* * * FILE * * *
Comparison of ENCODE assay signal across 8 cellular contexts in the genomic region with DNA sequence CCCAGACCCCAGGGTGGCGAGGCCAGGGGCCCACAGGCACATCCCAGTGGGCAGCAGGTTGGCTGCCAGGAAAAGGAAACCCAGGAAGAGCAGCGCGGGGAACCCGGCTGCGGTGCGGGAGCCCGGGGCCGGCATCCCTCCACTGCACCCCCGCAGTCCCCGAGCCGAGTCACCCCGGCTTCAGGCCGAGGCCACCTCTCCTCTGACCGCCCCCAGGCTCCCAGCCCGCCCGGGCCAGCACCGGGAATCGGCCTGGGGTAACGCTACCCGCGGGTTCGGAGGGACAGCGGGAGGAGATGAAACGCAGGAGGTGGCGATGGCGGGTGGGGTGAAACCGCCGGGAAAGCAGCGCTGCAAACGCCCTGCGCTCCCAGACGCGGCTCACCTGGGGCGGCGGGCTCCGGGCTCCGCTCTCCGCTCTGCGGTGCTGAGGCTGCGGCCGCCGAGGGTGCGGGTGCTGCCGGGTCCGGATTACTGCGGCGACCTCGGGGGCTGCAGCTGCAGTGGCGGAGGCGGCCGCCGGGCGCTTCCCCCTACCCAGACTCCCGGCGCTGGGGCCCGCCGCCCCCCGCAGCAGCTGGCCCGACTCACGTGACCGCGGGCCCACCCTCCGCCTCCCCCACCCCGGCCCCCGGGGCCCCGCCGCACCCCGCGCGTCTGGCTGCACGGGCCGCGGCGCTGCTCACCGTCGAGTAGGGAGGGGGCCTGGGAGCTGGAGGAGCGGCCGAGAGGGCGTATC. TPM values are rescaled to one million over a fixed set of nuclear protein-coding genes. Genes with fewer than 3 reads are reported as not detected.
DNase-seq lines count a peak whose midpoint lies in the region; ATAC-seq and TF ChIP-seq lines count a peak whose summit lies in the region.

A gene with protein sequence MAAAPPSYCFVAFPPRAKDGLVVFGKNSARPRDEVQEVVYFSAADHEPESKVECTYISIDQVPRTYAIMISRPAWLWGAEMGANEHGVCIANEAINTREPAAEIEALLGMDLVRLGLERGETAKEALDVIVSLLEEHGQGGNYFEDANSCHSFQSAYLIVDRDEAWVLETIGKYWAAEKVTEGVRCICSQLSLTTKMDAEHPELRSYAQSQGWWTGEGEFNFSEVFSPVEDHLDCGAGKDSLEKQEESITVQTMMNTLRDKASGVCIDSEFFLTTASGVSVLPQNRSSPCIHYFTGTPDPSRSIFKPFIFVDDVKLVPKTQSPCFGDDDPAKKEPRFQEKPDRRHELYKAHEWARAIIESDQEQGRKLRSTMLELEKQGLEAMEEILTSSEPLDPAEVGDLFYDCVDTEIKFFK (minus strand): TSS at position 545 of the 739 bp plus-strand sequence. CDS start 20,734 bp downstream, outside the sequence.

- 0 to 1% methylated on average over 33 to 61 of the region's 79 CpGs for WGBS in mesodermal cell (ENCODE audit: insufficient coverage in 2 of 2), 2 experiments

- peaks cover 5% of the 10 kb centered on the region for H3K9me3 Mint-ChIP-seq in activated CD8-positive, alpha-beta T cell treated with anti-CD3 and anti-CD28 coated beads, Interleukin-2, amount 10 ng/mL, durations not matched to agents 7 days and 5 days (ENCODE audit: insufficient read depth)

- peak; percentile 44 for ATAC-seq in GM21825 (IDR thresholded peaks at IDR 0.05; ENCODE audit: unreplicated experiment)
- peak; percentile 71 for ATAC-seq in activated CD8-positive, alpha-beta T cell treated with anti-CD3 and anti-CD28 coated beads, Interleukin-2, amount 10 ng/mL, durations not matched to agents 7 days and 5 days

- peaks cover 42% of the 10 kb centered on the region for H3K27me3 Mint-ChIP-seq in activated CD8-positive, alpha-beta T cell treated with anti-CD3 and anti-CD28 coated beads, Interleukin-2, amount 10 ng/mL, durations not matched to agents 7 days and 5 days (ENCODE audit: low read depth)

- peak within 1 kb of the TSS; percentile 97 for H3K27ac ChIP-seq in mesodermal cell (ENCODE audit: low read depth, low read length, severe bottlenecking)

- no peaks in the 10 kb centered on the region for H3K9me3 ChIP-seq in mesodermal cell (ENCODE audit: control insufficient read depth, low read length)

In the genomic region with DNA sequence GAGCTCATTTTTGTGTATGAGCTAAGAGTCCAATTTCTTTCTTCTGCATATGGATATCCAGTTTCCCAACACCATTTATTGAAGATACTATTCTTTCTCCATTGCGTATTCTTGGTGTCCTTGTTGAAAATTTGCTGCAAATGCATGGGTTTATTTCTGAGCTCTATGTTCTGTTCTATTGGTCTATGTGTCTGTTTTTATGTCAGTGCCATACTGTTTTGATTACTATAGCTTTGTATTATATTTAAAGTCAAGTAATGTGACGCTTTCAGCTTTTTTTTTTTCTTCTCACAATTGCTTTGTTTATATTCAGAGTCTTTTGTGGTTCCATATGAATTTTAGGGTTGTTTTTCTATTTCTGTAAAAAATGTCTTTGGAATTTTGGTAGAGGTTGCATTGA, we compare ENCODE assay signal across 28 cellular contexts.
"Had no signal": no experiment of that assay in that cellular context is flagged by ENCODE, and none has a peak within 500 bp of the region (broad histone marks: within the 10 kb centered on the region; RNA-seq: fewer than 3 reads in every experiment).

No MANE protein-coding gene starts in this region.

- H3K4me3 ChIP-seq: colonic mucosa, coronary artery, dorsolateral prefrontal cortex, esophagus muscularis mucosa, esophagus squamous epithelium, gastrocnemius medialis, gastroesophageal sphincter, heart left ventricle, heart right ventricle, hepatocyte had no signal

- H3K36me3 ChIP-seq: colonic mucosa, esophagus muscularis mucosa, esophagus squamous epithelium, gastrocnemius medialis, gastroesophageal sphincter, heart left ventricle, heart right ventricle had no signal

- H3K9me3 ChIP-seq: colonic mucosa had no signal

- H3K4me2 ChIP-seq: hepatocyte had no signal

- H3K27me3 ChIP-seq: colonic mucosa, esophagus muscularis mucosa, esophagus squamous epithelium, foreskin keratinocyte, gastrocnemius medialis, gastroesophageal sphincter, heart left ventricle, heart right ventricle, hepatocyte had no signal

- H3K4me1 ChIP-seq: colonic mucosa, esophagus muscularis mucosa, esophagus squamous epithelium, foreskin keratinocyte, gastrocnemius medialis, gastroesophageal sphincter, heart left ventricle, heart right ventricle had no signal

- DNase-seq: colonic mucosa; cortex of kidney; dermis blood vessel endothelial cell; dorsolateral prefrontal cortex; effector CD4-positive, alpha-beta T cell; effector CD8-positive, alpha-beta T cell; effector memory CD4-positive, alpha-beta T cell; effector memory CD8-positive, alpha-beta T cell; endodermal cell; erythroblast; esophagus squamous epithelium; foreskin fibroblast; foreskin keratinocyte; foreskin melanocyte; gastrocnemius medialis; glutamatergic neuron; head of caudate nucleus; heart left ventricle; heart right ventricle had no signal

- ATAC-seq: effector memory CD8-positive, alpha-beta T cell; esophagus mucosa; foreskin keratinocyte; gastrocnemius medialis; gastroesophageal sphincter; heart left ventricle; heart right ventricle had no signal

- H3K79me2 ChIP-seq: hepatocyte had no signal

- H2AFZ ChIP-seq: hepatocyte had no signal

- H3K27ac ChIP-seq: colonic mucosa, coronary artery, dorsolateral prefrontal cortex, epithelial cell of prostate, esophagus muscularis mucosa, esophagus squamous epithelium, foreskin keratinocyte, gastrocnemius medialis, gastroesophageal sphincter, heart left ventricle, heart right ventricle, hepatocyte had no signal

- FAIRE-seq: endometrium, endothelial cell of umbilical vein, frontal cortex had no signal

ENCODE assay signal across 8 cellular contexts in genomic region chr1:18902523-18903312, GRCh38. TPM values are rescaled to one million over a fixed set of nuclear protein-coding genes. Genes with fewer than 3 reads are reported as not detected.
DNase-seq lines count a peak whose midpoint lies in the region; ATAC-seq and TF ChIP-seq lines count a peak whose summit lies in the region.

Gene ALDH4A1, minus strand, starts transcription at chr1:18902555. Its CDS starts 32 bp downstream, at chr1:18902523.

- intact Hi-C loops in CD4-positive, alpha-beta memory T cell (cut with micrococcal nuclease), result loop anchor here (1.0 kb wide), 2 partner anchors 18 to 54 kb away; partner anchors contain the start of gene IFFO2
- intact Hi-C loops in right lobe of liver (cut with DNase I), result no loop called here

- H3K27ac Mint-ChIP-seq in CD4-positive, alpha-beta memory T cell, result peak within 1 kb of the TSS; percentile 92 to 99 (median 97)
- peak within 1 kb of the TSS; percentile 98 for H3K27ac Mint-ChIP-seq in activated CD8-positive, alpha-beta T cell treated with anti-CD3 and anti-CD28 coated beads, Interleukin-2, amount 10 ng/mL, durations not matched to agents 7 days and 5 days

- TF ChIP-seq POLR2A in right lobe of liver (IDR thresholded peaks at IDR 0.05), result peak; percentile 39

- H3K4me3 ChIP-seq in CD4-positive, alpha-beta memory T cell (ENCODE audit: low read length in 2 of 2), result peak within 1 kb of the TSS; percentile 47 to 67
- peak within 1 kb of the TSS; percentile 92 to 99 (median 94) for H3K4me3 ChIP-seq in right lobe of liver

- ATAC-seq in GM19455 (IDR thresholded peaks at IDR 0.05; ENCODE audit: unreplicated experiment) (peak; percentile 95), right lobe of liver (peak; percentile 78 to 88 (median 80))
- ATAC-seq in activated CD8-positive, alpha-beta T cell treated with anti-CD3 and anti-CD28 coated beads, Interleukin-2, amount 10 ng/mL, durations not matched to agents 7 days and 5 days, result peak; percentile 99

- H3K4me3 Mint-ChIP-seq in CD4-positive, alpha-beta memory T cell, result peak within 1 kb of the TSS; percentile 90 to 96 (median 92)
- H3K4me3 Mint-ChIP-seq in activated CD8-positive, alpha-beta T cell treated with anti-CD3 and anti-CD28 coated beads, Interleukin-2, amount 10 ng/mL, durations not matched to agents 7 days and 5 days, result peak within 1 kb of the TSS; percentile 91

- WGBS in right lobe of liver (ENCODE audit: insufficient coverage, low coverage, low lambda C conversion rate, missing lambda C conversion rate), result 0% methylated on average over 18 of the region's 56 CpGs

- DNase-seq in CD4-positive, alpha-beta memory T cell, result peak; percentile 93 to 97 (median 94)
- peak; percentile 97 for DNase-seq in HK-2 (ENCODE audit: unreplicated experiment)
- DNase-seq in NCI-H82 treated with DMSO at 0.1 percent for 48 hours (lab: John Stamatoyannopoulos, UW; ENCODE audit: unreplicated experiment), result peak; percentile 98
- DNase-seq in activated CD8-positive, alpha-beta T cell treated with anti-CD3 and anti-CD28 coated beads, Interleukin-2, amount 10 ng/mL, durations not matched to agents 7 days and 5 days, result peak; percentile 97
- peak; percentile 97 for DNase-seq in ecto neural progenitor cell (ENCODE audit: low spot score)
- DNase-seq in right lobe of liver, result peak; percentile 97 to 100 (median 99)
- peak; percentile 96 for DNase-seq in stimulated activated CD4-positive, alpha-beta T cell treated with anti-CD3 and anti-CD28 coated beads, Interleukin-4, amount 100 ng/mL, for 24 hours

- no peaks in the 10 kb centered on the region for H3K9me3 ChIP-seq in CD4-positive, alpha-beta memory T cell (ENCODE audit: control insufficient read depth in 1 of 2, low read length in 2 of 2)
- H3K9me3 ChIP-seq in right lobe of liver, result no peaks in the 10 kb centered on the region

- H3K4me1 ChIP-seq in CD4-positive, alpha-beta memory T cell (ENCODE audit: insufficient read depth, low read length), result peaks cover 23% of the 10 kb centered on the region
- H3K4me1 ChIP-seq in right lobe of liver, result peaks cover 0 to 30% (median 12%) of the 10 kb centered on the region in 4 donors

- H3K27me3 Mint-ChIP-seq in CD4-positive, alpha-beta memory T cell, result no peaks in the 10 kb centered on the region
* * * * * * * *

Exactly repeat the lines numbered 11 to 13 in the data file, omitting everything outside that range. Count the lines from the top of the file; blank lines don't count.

In the genomic region with DNA sequence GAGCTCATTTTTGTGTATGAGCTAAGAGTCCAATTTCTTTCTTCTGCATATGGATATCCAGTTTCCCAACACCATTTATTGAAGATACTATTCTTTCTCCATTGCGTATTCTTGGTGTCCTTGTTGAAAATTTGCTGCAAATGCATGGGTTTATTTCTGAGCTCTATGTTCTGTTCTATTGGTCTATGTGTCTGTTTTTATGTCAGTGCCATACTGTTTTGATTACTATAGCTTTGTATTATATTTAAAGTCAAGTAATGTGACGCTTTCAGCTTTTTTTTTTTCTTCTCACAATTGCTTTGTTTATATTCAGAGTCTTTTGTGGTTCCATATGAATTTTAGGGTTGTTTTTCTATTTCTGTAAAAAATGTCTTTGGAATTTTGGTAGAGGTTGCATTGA, we compare ENCODE assay signal across 28 cellular contexts.
"Had no signal": no experiment of that assay in that cellular context is flagged by ENCODE, and none has a peak within 500 bp of the region (broad histone marks: within the 10 kb centered on the region; RNA-seq: fewer than 3 reads in every experiment).

No MANE protein-coding gene starts in this region.